What’s the difference between a sonic and ultrasonic electric toothbrush?
Most of the brushes we review here at Electric Teeth are sonic, such as those from Oral-B and Philips. However, there is another type of brush to consider: the ultrasonic brush. These are rarer to come across, but they are still available from online retailers such as Amazon. In this post we’ll be taking a look at the key differences between the two types of brush, and there’s an infographic further down showing the two side by side.
If you are looking to compare a range of different brushes side by side, you may like to see our full list of electric toothbrush comparisons.
Sonic Electric Toothbrush
To be classified as a sonic toothbrush, the motion or vibration from the brush has to be quick enough to produce a ‘humming’ sound that is within the audible range of the human ear (20 Hz to 20,000 Hz). Sonic brushes typically offer 12,000-24,000 oscillations or 24,000-48,000 movements per minute.
Sonic brushes rely on a sweeping motion alone to clean the teeth, the movement that they provide is often high in amplitude which means they offer larger sweeping brush stroke motions.
It is the bristles on the brush head that move at this speed to essentially brush away food particles and bacteria that sit on the teeth and gumline.
Sonic toothbrushes should not be confused with ultrasonic toothbrushes which operate at a much higher frequency and use ultrasound rather than the motion of the brush head to remove plaque and other bacteria.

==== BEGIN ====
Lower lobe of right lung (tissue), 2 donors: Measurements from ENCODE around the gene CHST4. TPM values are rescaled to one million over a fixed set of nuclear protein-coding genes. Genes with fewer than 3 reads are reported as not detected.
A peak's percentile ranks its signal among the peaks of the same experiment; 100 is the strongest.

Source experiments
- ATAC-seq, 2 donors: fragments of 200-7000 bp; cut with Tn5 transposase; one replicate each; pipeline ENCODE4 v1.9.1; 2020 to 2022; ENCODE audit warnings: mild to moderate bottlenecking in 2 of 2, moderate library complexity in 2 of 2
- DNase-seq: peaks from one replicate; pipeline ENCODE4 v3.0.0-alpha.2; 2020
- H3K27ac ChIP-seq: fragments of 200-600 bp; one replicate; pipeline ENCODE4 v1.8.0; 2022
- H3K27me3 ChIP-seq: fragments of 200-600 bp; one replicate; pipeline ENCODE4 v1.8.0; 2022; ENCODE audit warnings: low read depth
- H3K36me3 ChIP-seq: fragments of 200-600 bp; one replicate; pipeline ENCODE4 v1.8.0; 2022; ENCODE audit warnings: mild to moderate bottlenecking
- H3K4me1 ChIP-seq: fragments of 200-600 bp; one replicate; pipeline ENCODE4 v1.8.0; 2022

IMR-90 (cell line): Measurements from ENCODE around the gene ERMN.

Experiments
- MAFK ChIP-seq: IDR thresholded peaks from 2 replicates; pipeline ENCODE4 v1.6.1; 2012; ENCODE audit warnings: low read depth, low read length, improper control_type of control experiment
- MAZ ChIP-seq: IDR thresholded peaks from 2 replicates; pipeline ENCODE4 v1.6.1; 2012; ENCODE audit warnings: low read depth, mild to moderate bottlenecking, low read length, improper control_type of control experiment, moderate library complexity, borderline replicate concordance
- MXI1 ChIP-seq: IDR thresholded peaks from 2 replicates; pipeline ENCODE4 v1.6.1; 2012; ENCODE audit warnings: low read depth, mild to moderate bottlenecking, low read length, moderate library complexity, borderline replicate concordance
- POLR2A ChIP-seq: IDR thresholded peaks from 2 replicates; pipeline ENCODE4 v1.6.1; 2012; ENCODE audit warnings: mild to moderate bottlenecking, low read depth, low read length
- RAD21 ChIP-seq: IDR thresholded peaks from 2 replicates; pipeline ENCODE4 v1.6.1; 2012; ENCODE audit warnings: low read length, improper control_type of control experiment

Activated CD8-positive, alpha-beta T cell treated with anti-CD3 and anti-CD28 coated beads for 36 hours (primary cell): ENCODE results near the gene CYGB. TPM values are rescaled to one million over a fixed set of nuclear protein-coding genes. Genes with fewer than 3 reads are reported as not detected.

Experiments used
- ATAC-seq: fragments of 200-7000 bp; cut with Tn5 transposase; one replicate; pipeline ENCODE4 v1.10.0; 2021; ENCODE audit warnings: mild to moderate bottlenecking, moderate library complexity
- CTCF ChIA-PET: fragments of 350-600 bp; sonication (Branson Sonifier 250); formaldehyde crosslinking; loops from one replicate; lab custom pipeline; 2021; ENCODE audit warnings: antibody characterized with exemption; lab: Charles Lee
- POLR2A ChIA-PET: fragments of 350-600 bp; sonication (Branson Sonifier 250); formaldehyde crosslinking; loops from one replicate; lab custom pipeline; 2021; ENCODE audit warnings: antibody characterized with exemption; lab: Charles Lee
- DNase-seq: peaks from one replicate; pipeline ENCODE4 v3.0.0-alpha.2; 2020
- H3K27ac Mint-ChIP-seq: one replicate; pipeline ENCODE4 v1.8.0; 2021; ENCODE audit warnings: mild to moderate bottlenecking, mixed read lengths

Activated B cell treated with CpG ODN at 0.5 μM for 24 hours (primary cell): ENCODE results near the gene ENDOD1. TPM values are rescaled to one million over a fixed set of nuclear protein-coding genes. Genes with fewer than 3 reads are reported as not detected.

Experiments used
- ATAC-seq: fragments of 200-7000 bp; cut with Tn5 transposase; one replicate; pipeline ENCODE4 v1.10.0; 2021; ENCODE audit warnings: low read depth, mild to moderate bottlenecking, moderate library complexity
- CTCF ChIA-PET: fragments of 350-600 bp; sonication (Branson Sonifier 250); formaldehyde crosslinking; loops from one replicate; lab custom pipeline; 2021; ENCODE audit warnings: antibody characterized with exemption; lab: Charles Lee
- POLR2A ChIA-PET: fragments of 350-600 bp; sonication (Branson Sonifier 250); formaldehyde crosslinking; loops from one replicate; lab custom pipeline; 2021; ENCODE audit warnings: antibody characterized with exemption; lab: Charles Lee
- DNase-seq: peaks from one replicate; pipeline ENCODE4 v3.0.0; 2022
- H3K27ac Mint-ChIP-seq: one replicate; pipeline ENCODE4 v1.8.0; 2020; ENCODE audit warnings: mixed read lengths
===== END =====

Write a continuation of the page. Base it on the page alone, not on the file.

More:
Examples of a sonic brush include Oral-B’s range of electric brushes as well as Philips Sonicare range. You can see some of our reviews here.
Ultrasonic Electric Toothbrush
An ultrasonic toothbrush is one that uses a very high frequency of vibration referred to as ultrasound to remove plaque and bacteria from the teeth.
To be classified as such, the brush has to emit a wave of 20,000Hz or 2,400,000 movements per minute, considerably more than the very popular sonic technology.
Within the USA, the Food and Drug Association (FDA) actually specify a minimum of 1.6MHz or 192,000,000 movements per minute.
The high frequency waves, but low in amplitude means the bacterial chains found in the mouth that make up plaque are broken up by the vibration and can work as far as 5mm below the gumline. Essentially speaking the brush can clean the teeth simply by resting the brush on it.
An ultrasonic brush compared to the more commonly seen and used sonic brushes does not need a physical motion to clean the teeth surfaces and gumline.
However many ultrasonic brushes do also provide additional sonic vibration ranging from 9,000 to 40,000 movements per minute, in order to provide additional sweeping motion which removes food particles and bacterial chain remnants.